From Ron Epstein
Rachel’s Democracy & Health News #1000, February 26, 2009
By Peter Montague
In this final issue of Rachel’s News, I offer the last installment of on our 17-part series, “What We Must Do.”
This series was named after the prescient article, “What We Must Do” by John Platt in Science magazine Nov. 28, 1969, pg. 1115. It is worth (re-)reading Platt’s urgent description of “a storm of crisis problems” 39 years ago, comparing it to our world today, and then asking ourselves if what we are doing with our time seems likely to produce the outcomes we intend and hope for. Are we asking questions that are radical enough, which is to say, questions that get to the roots of our problems?
In that spirit, here are 17 suggestions, all aimed at avoiding the worst as our human population climbs from 6.7 billion to 9 or 10 billion or more by 2050. They are not ranked in order of importance because I think we have to try to do all of them.
1. Learn to live within limits
The toughest problem we humans face is learning to live within limits. I know it’s popular to pretend limits don’t exist, but they do. We live on a small stone hurtling through space, a stone “partly bare, partly dusted with grains of disintegrated rock, upon which rests a thin film of air and water no thicker, relative to the size of the Earth, than the fuzz on a peach.” Furthermore, so far as anyone has been able to discover, ours is the only stone in the universe hospitable to our species. Earth is our only home, so we had better take care of it.
To puny humans, the Earth has always looked immense but just recently we discovered the truth: sometime during the 1970s, the human economy grew so large that it outgrew planet Earth. We humans have exceeded some invisible ecological limits and we are now degrading the planet’s natural capacity to renew itself. We are living in a condition called “overshoot” — like the cartoon Roadrunner who speeds off a cliff, hangs stationary in midair, still running ever faster, until the inevitable crash. To avoid the crash we humans must reduce our footprint by reducing our numbers or by reducing our individual demands upon the ecosystem, or both. Running ever faster won’t help.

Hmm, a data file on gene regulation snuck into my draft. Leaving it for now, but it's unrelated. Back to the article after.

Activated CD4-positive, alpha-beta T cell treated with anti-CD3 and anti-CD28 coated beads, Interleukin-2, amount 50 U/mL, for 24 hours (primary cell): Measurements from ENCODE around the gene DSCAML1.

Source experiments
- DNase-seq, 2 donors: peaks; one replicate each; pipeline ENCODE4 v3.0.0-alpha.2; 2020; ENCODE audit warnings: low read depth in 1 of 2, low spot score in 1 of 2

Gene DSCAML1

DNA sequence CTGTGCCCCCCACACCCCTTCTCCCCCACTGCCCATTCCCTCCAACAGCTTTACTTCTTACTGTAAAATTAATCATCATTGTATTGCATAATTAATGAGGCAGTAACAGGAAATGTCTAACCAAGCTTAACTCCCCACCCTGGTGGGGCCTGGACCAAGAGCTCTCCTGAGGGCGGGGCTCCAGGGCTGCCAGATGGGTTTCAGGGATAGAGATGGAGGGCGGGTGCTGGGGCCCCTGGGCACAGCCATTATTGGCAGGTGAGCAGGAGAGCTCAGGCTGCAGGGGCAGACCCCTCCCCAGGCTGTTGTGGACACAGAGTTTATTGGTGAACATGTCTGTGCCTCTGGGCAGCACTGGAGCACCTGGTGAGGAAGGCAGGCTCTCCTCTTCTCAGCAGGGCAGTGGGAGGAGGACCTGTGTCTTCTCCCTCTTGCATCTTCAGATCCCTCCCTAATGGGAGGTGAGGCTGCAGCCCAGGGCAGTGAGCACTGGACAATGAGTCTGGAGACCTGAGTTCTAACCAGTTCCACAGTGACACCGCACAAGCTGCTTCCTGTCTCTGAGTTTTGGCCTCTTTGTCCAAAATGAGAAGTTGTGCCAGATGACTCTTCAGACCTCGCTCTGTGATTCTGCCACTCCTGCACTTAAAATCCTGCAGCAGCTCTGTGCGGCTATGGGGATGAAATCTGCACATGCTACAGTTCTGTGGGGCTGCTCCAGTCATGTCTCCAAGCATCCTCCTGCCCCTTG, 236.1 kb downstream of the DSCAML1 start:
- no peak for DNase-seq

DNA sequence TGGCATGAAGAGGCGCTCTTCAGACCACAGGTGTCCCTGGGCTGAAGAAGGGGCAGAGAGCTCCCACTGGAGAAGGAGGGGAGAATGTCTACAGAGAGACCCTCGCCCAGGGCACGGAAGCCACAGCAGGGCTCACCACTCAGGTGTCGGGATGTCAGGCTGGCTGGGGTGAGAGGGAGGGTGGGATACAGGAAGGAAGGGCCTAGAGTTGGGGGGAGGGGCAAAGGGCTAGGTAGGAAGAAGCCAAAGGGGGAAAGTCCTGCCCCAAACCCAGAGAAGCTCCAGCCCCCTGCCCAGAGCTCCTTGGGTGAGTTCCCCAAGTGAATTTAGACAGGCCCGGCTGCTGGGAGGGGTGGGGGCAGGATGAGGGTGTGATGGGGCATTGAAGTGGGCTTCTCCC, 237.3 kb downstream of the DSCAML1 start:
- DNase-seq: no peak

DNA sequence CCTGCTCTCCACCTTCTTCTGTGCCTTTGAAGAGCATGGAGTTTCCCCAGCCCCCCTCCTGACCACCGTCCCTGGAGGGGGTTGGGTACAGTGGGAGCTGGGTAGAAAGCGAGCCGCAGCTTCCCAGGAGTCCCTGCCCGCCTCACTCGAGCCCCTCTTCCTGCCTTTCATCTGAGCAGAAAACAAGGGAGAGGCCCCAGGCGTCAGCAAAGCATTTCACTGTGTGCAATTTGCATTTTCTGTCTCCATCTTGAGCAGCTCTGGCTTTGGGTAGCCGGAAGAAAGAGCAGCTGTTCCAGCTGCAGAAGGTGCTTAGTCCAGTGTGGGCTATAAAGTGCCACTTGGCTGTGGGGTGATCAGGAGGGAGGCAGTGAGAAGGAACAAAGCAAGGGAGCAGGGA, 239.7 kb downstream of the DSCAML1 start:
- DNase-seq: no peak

In 2005, the authoritative Millennium Ecosystem Assessment (MEA) was published — a five-year study of the condition of the Earth’s ecosystems, involving 1360 scientists from all across the globe. When they announced the first volume, the MEA Board of Directors said, “At the heart of this assessment is a stark warning. Human activity is putting such strain on the natural functions of Earth that the ability of the planet’s ecosystems to sustain future generations can no longer be taken for granted.”
In 2007, the Global Environment Outlook report (known as GEO-4) was published. GEO-4 concluded (among other things) that human activities now require 54 acres (22 hectares) per person globally, but Earth can provide only 39 acres (16 hectares) per person without suffering permanent degradation. We are living well beyond Earth’s means.